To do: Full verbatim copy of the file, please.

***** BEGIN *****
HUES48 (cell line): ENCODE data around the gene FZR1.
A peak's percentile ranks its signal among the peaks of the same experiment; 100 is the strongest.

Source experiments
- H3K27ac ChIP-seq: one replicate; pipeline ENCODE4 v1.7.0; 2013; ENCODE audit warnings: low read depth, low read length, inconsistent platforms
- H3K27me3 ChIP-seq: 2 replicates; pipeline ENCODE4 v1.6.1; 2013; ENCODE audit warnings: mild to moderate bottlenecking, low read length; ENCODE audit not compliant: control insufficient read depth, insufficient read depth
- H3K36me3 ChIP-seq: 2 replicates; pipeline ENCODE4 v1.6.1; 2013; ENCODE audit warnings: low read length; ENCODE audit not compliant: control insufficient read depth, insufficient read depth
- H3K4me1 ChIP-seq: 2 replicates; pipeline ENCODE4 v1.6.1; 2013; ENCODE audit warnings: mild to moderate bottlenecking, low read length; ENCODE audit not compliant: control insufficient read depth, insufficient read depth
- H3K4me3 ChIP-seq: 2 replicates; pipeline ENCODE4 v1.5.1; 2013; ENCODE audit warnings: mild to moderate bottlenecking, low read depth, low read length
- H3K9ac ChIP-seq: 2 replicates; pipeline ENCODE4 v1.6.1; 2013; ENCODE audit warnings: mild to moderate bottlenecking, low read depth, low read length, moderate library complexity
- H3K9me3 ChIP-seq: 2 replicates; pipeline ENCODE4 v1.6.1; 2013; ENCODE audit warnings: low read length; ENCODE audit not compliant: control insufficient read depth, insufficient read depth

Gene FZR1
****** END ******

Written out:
HUES48 (cell line): ENCODE data around the gene FZR1.
A peak's percentile ranks its signal among the peaks of the same experiment; 100 is the strongest.

Source experiments
- H3K27ac ChIP-seq: one replicate; pipeline ENCODE4 v1.7.0; 2013; ENCODE audit warnings: low read depth, low read length, inconsistent platforms
- H3K27me3 ChIP-seq: 2 replicates; pipeline ENCODE4 v1.6.1; 2013; ENCODE audit warnings: mild to moderate bottlenecking, low read length; ENCODE audit not compliant: control insufficient read depth, insufficient read depth
- H3K36me3 ChIP-seq: 2 replicates; pipeline ENCODE4 v1.6.1; 2013; ENCODE audit warnings: low read length; ENCODE audit not compliant: control insufficient read depth, insufficient read depth
- H3K4me1 ChIP-seq: 2 replicates; pipeline ENCODE4 v1.6.1; 2013; ENCODE audit warnings: mild to moderate bottlenecking, low read length; ENCODE audit not compliant: control insufficient read depth, insufficient read depth
- H3K4me3 ChIP-seq: 2 replicates; pipeline ENCODE4 v1.5.1; 2013; ENCODE audit warnings: mild to moderate bottlenecking, low read depth, low read length
- H3K9ac ChIP-seq: 2 replicates; pipeline ENCODE4 v1.6.1; 2013; ENCODE audit warnings: mild to moderate bottlenecking, low read depth, low read length, moderate library complexity
- H3K9me3 ChIP-seq: 2 replicates; pipeline ENCODE4 v1.6.1; 2013; ENCODE audit warnings: low read length; ENCODE audit not compliant: control insufficient read depth, insufficient read depth

Gene FZR1